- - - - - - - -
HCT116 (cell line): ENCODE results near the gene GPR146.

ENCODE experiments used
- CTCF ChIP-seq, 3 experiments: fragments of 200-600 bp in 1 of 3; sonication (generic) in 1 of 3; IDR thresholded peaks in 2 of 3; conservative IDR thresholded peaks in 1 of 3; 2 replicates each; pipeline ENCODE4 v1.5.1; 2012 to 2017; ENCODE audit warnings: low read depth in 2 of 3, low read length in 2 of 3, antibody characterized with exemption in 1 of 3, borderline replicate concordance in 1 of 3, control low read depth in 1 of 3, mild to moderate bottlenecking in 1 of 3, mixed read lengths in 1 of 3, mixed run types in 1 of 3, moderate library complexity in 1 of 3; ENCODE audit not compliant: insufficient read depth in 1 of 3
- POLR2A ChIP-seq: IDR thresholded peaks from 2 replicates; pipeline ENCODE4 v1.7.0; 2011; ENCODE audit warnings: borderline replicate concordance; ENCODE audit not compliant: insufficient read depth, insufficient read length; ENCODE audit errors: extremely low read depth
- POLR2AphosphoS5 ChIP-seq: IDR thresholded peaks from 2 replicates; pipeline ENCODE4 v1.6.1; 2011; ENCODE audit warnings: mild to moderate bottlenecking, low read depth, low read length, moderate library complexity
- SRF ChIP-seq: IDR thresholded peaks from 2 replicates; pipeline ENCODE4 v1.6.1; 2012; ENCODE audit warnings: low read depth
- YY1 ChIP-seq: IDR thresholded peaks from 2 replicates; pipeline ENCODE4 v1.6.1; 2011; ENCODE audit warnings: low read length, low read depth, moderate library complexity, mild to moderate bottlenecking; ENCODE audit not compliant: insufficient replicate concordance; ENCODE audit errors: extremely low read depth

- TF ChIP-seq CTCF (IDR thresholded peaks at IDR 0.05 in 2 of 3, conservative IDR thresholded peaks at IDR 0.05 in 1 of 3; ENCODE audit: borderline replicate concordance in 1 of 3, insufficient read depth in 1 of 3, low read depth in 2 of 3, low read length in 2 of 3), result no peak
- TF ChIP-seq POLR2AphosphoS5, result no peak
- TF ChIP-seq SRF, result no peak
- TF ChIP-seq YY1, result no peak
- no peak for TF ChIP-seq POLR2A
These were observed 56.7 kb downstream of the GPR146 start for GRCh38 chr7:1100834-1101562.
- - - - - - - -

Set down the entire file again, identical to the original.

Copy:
HCT116 (cell line): ENCODE results near the gene GPR146.

ENCODE experiments used
- CTCF ChIP-seq, 3 experiments: fragments of 200-600 bp in 1 of 3; sonication (generic) in 1 of 3; IDR thresholded peaks in 2 of 3; conservative IDR thresholded peaks in 1 of 3; 2 replicates each; pipeline ENCODE4 v1.5.1; 2012 to 2017; ENCODE audit warnings: low read depth in 2 of 3, low read length in 2 of 3, antibody characterized with exemption in 1 of 3, borderline replicate concordance in 1 of 3, control low read depth in 1 of 3, mild to moderate bottlenecking in 1 of 3, mixed read lengths in 1 of 3, mixed run types in 1 of 3, moderate library complexity in 1 of 3; ENCODE audit not compliant: insufficient read depth in 1 of 3
- POLR2A ChIP-seq: IDR thresholded peaks from 2 replicates; pipeline ENCODE4 v1.7.0; 2011; ENCODE audit warnings: borderline replicate concordance; ENCODE audit not compliant: insufficient read depth, insufficient read length; ENCODE audit errors: extremely low read depth
- POLR2AphosphoS5 ChIP-seq: IDR thresholded peaks from 2 replicates; pipeline ENCODE4 v1.6.1; 2011; ENCODE audit warnings: mild to moderate bottlenecking, low read depth, low read length, moderate library complexity
- SRF ChIP-seq: IDR thresholded peaks from 2 replicates; pipeline ENCODE4 v1.6.1; 2012; ENCODE audit warnings: low read depth
- YY1 ChIP-seq: IDR thresholded peaks from 2 replicates; pipeline ENCODE4 v1.6.1; 2011; ENCODE audit warnings: low read length, low read depth, moderate library complexity, mild to moderate bottlenecking; ENCODE audit not compliant: insufficient replicate concordance; ENCODE audit errors: extremely low read depth

- TF ChIP-seq CTCF (IDR thresholded peaks at IDR 0.05 in 2 of 3, conservative IDR thresholded peaks at IDR 0.05 in 1 of 3; ENCODE audit: borderline replicate concordance in 1 of 3, insufficient read depth in 1 of 3, low read depth in 2 of 3, low read length in 2 of 3), result no peak
- TF ChIP-seq POLR2AphosphoS5, result no peak
- TF ChIP-seq SRF, result no peak
- TF ChIP-seq YY1, result no peak
- no peak for TF ChIP-seq POLR2A
These were observed 56.7 kb downstream of the GPR146 start for GRCh38 chr7:1100834-1101562.